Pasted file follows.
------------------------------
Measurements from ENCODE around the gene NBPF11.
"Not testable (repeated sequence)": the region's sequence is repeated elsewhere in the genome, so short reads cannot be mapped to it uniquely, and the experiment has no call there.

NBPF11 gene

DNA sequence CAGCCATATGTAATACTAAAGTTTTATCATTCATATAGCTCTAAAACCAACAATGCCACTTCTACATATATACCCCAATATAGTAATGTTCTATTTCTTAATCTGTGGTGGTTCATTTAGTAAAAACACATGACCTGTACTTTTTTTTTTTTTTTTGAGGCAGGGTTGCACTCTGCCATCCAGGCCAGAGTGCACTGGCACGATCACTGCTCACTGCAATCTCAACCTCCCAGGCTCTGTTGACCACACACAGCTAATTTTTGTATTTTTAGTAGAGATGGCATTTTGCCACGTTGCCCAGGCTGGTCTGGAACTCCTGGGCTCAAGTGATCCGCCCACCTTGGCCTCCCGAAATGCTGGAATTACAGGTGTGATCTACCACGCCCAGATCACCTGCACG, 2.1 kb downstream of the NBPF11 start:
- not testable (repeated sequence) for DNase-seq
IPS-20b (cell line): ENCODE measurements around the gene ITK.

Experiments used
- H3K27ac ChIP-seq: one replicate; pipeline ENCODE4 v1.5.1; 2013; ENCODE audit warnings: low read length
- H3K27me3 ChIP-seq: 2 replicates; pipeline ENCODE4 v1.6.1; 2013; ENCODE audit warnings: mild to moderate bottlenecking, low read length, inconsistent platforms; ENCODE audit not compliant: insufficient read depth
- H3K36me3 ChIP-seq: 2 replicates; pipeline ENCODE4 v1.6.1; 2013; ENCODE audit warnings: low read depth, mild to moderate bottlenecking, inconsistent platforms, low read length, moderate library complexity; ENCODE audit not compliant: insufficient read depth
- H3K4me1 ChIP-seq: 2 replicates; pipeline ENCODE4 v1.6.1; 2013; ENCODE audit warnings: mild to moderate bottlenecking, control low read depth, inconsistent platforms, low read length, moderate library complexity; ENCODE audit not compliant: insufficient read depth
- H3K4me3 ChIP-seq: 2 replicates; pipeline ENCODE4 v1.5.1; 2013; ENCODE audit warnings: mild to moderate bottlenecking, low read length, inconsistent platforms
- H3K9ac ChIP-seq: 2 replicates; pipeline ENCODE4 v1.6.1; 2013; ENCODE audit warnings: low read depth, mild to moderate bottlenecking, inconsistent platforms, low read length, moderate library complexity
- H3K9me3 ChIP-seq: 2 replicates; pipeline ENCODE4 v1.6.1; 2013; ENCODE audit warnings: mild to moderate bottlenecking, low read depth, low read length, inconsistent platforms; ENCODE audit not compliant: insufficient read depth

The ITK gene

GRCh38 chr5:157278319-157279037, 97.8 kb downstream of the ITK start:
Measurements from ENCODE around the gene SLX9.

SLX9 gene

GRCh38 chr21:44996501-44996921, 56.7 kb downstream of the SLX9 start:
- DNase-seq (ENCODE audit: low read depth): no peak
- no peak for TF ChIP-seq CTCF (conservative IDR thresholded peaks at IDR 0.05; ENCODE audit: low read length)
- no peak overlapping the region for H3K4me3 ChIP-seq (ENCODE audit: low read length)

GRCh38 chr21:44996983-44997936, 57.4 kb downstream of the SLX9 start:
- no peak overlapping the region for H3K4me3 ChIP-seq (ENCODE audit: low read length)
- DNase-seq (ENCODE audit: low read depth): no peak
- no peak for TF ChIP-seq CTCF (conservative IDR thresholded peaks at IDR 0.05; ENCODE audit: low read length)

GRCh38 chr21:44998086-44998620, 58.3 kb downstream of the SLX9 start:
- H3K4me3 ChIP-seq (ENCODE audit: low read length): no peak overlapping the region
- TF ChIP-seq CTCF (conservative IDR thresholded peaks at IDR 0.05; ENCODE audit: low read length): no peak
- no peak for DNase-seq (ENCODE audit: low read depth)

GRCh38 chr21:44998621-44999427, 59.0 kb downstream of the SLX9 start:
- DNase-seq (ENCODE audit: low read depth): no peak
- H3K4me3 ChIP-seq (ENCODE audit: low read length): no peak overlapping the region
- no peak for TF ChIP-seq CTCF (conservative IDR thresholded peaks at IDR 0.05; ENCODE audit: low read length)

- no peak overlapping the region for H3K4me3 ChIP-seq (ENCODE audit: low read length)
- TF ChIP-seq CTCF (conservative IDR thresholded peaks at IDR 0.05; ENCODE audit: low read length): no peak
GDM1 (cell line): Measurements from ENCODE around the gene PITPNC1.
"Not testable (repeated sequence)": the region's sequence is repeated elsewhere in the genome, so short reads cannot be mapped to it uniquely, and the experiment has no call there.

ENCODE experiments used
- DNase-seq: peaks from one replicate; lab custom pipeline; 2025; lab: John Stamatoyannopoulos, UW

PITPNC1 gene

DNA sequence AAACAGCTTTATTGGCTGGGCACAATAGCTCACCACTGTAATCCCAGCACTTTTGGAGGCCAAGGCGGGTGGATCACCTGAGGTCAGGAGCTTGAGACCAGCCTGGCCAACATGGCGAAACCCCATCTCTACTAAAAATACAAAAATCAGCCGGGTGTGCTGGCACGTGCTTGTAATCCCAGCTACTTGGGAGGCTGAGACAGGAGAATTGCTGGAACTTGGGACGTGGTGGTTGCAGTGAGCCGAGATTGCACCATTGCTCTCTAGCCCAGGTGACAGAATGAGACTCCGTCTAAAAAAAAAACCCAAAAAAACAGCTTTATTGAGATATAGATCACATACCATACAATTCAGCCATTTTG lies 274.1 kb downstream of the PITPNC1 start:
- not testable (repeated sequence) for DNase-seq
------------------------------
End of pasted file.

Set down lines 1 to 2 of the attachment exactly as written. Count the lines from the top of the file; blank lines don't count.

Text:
Measurements from ENCODE around the gene NBPF11.
"Not testable (repeated sequence)": the region's sequence is repeated elsewhere in the genome, so short reads cannot be mapped to it uniquely, and the experiment has no call there.